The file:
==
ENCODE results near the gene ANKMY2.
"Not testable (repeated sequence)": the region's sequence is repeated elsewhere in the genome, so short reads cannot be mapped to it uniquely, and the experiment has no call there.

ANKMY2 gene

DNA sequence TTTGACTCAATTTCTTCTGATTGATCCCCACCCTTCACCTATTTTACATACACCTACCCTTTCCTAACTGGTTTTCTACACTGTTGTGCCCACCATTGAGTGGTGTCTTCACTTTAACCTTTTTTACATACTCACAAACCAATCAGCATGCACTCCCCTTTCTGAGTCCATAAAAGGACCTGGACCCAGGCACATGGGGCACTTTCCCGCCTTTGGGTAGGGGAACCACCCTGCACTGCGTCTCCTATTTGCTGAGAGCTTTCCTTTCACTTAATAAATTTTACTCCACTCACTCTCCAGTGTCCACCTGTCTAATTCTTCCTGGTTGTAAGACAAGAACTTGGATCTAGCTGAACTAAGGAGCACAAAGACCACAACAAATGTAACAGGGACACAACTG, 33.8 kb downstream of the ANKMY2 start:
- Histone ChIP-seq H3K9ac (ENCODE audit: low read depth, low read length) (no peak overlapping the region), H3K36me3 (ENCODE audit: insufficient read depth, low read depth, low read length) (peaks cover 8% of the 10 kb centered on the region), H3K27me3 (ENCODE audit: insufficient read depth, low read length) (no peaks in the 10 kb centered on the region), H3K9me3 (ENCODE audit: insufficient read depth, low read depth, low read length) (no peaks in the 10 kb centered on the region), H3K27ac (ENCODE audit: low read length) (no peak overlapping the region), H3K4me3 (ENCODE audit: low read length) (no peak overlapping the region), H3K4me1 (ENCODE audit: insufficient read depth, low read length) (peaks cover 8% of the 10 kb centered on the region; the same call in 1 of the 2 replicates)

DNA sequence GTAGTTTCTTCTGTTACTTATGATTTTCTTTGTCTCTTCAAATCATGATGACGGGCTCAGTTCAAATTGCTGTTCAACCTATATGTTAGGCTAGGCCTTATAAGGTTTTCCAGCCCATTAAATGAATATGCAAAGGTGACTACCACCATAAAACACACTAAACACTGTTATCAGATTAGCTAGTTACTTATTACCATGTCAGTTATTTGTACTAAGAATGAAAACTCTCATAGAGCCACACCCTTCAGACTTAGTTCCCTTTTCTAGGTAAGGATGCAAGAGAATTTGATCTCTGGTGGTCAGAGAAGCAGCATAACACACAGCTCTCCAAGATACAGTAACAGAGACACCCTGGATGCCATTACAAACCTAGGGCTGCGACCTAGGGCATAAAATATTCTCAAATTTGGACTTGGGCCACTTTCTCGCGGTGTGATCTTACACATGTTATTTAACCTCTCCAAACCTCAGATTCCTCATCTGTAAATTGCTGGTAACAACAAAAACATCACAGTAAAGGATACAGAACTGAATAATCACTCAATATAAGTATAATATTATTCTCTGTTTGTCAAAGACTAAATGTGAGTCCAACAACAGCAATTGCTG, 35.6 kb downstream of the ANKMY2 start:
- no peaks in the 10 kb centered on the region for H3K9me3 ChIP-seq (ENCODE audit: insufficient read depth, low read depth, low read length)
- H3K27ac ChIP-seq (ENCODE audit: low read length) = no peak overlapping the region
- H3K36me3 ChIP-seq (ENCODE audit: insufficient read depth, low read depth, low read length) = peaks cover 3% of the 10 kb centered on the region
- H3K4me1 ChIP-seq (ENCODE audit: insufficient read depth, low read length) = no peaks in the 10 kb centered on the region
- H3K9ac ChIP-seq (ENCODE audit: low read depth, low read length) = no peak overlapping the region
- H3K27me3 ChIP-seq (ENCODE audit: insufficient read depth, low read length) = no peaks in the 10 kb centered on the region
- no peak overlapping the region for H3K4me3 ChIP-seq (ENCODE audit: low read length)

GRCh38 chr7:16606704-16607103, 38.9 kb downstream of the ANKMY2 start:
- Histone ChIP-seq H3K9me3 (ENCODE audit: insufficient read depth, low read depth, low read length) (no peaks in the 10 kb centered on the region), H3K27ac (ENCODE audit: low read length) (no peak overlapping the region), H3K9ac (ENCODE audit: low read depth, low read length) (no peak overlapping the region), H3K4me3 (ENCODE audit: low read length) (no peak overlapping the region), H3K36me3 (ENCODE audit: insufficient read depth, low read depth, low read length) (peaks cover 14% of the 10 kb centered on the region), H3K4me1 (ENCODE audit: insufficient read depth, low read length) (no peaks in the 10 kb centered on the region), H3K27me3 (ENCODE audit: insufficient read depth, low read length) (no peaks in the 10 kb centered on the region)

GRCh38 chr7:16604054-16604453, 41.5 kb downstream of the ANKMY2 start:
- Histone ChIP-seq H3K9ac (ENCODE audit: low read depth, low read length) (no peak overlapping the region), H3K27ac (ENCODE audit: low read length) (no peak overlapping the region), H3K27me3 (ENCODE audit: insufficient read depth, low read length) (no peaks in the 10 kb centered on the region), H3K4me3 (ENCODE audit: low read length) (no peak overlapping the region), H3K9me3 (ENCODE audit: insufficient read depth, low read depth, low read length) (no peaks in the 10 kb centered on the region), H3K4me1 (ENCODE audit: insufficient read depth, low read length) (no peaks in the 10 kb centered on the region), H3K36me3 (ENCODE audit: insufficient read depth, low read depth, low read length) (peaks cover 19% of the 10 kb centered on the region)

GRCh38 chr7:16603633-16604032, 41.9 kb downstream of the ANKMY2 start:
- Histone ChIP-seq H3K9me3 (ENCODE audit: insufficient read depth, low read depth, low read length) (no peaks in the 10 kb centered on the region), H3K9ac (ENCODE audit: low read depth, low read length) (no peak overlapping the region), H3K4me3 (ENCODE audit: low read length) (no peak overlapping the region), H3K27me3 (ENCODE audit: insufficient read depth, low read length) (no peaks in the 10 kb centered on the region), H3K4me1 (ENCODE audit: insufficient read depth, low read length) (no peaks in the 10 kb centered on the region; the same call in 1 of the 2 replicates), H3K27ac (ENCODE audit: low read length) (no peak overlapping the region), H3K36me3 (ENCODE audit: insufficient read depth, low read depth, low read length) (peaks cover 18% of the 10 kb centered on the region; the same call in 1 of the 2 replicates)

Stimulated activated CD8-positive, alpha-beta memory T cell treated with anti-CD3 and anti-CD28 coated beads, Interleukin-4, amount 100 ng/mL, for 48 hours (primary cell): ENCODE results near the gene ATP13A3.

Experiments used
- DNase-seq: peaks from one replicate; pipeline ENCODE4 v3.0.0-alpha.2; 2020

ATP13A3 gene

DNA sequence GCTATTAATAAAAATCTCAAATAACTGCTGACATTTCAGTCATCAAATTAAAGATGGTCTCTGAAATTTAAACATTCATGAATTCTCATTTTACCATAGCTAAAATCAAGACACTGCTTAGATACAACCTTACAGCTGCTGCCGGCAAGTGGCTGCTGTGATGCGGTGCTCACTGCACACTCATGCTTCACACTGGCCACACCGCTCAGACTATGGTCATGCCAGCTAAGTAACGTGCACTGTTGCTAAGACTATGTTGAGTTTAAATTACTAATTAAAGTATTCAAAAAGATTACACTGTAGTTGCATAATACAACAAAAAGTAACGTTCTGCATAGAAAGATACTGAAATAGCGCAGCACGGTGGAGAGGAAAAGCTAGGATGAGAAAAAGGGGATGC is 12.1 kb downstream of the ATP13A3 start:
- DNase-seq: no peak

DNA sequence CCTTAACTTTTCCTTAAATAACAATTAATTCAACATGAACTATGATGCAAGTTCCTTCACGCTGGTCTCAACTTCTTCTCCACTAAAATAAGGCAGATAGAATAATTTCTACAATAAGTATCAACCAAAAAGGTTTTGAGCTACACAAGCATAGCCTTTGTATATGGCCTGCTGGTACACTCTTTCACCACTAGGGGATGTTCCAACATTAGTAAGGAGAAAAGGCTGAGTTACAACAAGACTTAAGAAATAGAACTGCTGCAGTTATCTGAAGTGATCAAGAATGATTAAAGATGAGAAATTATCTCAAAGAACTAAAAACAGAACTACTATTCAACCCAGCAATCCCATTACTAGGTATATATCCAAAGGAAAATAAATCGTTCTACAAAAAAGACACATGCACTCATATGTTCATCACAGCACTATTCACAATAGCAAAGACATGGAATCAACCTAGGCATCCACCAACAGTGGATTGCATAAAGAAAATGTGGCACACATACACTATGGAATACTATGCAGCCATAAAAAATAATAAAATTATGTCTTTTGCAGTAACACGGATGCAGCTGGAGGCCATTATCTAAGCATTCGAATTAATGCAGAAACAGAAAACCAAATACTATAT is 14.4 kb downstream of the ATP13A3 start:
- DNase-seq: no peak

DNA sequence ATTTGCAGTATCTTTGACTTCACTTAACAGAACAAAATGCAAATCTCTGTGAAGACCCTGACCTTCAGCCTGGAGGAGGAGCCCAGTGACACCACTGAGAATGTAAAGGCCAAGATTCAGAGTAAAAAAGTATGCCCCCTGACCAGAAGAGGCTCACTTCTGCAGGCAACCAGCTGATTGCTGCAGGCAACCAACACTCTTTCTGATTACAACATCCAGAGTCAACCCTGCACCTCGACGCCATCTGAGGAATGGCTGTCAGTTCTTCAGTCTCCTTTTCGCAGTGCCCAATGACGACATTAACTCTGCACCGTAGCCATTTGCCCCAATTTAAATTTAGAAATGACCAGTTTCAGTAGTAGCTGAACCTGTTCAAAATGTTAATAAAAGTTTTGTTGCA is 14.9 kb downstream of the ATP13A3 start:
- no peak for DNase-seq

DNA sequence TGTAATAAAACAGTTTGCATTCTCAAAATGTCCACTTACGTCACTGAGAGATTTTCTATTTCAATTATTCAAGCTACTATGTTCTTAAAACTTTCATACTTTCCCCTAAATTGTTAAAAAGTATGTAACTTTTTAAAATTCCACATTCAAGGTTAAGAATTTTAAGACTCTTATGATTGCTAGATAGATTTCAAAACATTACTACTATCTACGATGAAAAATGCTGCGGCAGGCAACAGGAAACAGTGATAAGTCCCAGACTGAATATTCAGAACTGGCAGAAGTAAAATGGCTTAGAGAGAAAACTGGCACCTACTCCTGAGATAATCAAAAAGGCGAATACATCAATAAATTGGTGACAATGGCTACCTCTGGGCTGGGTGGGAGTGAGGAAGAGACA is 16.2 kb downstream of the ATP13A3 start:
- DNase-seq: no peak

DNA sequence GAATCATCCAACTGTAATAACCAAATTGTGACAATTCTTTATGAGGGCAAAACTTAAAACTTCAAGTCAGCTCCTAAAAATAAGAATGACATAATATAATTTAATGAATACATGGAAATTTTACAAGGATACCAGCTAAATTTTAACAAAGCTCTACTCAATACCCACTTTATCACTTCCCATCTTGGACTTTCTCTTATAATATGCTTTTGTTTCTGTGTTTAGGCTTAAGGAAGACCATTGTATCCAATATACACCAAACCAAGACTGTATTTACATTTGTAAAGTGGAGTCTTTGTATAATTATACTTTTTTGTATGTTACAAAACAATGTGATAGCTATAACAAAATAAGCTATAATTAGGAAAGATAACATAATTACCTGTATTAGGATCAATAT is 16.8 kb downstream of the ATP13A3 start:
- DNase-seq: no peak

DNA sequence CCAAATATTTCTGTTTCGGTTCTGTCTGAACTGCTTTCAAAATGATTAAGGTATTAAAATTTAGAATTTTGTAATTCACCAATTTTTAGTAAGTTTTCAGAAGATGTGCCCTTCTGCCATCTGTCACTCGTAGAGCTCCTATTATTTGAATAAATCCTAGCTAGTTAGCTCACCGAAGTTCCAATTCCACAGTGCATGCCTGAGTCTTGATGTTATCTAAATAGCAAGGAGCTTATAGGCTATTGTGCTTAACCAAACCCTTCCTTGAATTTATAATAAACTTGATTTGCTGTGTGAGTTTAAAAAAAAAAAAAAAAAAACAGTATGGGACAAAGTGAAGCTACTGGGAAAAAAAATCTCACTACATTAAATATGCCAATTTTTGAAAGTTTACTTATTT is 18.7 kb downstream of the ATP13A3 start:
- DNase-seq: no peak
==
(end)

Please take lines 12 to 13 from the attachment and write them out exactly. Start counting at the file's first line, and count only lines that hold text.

- H3K27me3 ChIP-seq (ENCODE audit: insufficient read depth, low read length) = no peaks in the 10 kb centered on the region
- no peak overlapping the region for H3K4me3 ChIP-seq (ENCODE audit: low read length)